Lauren WILLIS: It’s sort of like saying, well, we should start teaching everybody to be their own doctor, teaching everyone to be their own mechanic. Not only is it inefficient, but it has this sort of culture of blaming the consumer.

America’s financial illiteracy, in a moment.

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In the mid-nineteenth century, Vienna General Hospital was considered a world-class research center. But the hospital’s maternity ward did not have such a good reputation. If you came in to have a doctor deliver your baby, you stood a 10 to15 percent chance of dying, from what was called childbed fever.

Sherwin NULAND: Childbed fever is an infection primarily of the uterus, and it spreads out through the tubes into the abdominal cavity, of women immediately after they have given birth.

That’s Sherwin Nuland. He’s a professor of medicine at Yale. He wrote a book called The Doctors’ Plague about the situation at Vienna General. In 1847, a young Hungarian-born doctor named Ignatz Semmelweis joined the staff there. He was horrified by the situation, and Semmelweis went digging in the numbers for a clue. Now, here was something strange: There were two separate maternity wards in the hospital – one staffed by doctors, who were all male, the other by midwives, who were female. The death rate in the midwives’ ward was far lower. So it seemed to be something the doctors were doing, but what? Then, a clue came in the form of a tragedy. A colleague of Semmelweis’s died after getting gangrene. He had pricked his finger with a knife while giving a lesson in autopsy.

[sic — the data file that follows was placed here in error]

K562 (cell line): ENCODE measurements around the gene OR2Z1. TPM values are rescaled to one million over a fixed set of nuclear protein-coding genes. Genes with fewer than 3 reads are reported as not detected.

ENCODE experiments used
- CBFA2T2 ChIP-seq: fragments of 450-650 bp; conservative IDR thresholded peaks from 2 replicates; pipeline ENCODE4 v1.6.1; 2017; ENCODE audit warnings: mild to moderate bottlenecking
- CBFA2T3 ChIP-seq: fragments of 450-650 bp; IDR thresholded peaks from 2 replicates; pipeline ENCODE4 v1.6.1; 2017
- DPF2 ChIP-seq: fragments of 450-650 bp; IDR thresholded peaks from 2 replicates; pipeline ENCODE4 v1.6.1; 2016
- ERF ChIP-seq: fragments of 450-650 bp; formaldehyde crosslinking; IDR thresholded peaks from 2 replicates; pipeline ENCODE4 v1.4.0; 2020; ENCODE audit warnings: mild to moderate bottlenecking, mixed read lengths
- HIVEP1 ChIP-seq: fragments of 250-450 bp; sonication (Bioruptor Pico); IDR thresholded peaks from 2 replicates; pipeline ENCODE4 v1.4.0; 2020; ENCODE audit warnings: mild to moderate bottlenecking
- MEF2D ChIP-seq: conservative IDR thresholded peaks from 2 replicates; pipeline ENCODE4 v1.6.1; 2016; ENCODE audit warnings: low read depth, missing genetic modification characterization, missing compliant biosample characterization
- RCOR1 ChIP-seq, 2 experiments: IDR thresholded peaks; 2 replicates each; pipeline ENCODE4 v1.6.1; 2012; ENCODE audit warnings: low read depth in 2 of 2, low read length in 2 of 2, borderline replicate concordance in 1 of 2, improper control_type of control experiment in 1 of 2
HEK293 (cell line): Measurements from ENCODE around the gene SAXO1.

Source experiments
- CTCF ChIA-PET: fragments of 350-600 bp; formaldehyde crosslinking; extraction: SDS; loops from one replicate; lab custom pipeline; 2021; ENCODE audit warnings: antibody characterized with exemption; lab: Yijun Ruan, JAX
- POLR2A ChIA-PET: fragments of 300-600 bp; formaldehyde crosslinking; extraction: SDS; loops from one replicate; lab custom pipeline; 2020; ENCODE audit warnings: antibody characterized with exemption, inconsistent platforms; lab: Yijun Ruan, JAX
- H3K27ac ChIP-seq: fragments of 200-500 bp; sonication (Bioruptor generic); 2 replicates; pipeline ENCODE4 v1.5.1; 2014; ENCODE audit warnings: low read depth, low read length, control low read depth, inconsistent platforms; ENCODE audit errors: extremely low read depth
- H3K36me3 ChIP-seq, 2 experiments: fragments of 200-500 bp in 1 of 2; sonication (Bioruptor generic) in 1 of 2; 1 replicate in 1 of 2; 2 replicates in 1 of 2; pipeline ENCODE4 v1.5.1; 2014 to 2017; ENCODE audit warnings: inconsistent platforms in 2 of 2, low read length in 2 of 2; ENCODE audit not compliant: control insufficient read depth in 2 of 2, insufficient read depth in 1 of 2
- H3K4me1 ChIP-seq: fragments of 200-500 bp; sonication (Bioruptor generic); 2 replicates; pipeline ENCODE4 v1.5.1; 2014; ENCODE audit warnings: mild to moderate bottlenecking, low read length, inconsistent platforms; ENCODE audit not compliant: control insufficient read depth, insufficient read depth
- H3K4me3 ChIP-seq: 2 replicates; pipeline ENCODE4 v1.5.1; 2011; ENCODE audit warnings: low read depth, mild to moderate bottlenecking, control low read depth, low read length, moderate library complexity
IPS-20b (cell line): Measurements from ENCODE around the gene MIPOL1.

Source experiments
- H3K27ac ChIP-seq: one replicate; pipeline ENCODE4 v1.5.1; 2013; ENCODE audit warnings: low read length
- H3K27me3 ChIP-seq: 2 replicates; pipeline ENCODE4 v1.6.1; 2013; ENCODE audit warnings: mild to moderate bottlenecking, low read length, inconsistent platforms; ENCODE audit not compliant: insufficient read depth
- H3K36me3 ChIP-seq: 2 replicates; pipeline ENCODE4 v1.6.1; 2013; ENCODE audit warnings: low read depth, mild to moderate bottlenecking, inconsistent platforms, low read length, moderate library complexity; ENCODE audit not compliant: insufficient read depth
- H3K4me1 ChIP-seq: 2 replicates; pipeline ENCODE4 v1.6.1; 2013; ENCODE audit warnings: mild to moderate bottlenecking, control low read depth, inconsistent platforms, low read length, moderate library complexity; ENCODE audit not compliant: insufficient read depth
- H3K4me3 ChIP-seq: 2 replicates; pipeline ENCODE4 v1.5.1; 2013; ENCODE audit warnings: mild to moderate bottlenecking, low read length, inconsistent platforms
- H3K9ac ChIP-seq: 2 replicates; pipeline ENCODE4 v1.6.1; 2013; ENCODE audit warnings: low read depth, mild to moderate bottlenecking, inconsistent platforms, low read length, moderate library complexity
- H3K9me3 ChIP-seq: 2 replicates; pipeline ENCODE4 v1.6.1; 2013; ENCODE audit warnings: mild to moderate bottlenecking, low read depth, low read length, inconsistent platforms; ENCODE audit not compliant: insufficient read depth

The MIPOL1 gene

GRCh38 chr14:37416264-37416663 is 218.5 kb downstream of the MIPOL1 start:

NULAND: And Semmelweis was away on a brief vacation when this happened. But when he came back he began to study scrupulously the autopsy findings of his friend, and noted that they were just like the autopsy findings of women with childbed fever who were dying.

His conclusion? Doctors were carrying what he called “invisible cadaver particles” from the morgue into the maternity ward. Today, we’d call them bacteria. But remember, this is the mid-1800’s, pre-germ theory.

NULAND: Consider a typical morning of a student or a young doctor in training. The very first thing he would do in the morning was to go to “the dead house,” as it was often called, and to do an autopsy on one of the women who had died the day before. And when the abdomen is open, there is a sea of pus — around the uterus, around the tubes, the young doctor will put his hands in this. He then probably wipes his hands on a towel, and goes up to take on his regular duties as an obstetrician-in-training.

Semmelweis ordered every medical attendant who entered the doctors’ ward to submerge his hands in a chlorine wash before seeing patients. Within six months, the death rate of women in the doctors’ ward had plummeted.

NULAND: And that was it. It was as simple as that.

It was a stellar piece of medical detective work. Semmelweis not only found the cause of death, but he figured out how to prevent it. So you know the rest of the story. It became standard procedure for doctors to disinfect their hands and they stopped passing germs along to patients, right? Well, not exactly.

Michael LANGBERG: Doctors are human.  

Michael Langberg is the chief medical officer at Cedars-Sinai Medical Center in Los Angeles. He’s been trying to get his doctors to do a better job washing their hands. It hasn’t been easy.